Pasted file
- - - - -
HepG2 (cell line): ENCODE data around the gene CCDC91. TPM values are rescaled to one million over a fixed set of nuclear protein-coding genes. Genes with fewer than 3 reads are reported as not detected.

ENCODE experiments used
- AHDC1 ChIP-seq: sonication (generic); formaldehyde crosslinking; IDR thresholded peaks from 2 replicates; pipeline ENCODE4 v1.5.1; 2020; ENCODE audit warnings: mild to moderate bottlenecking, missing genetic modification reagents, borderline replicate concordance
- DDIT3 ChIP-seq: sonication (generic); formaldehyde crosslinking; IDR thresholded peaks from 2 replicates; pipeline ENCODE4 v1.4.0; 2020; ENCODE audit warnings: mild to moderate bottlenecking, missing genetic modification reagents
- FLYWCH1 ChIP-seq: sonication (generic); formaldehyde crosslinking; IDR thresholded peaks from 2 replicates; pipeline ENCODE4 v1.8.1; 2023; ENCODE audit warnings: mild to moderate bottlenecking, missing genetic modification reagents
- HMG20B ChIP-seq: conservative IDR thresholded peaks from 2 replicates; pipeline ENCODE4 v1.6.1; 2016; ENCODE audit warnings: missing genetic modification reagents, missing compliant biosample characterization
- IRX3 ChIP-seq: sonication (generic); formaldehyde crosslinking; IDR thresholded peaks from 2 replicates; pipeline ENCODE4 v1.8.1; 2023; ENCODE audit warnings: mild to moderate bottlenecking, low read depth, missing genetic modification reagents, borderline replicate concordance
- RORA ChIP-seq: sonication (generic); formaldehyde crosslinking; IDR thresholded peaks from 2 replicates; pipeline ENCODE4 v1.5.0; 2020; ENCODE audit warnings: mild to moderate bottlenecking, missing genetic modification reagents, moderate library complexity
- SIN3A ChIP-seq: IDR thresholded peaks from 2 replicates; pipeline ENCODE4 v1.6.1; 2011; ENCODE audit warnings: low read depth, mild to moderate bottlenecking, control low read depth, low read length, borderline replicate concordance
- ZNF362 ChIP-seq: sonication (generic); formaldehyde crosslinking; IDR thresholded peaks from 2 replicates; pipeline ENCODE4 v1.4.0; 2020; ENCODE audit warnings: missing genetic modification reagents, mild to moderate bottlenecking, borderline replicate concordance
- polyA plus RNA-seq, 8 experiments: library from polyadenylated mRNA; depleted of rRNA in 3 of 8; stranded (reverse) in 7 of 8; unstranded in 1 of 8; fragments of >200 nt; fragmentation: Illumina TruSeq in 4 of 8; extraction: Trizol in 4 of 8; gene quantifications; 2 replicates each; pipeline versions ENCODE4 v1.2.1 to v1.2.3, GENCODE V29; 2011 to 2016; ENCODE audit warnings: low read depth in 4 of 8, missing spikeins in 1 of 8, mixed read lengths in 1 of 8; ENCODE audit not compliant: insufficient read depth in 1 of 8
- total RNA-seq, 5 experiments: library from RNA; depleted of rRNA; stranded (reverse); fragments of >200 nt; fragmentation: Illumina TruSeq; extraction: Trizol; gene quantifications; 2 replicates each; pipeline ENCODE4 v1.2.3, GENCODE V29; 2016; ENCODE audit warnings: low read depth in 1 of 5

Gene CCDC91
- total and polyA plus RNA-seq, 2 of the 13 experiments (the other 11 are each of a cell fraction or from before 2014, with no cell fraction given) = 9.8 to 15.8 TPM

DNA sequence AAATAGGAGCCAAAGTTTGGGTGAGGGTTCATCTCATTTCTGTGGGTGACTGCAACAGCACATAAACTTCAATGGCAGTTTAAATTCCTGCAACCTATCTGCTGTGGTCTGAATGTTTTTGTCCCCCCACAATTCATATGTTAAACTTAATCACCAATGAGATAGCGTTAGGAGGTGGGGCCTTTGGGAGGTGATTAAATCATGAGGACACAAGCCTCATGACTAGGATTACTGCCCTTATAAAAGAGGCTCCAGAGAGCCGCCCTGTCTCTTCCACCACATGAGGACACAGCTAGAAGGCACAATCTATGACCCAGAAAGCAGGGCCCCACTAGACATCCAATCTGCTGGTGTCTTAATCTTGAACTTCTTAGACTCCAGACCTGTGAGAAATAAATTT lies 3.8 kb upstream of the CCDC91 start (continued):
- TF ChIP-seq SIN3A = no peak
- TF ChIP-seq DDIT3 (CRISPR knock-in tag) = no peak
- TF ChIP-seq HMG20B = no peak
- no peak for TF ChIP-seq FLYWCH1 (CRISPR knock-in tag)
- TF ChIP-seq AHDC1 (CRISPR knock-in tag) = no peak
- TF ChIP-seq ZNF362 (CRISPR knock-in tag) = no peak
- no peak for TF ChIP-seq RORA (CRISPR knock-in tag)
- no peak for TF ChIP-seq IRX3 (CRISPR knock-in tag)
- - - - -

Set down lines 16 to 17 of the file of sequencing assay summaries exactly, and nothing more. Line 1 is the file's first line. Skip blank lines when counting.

- TF ChIP-seq SIN3A = no peak
- TF ChIP-seq DDIT3 (CRISPR knock-in tag) = no peak